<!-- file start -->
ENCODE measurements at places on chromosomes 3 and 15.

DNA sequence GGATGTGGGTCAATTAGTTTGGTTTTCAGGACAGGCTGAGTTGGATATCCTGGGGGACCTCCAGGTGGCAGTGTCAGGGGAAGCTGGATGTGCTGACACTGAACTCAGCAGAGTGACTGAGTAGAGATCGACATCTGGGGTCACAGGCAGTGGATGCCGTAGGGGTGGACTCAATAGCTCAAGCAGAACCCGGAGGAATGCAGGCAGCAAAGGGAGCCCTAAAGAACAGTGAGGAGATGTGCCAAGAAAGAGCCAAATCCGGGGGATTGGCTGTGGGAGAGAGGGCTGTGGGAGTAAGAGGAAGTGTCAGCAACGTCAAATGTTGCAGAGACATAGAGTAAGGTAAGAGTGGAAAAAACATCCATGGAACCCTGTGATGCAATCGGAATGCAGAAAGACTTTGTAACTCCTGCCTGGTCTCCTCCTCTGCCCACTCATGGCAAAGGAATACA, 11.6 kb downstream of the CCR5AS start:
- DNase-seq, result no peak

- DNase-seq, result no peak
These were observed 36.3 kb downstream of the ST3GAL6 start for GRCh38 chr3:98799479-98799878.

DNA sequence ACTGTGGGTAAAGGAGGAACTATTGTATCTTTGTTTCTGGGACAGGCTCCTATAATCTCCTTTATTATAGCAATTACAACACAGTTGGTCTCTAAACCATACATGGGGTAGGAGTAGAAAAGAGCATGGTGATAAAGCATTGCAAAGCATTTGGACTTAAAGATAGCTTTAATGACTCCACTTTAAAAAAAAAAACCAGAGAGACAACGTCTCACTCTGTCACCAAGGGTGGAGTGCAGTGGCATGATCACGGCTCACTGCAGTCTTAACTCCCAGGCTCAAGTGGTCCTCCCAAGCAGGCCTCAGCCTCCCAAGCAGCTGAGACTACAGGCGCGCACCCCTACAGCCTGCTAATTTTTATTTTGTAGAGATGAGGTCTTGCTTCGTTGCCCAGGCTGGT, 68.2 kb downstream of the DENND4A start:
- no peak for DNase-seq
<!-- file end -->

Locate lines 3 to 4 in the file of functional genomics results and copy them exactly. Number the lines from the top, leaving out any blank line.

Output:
- DNase-seq, result no peak

- DNase-seq, result no peak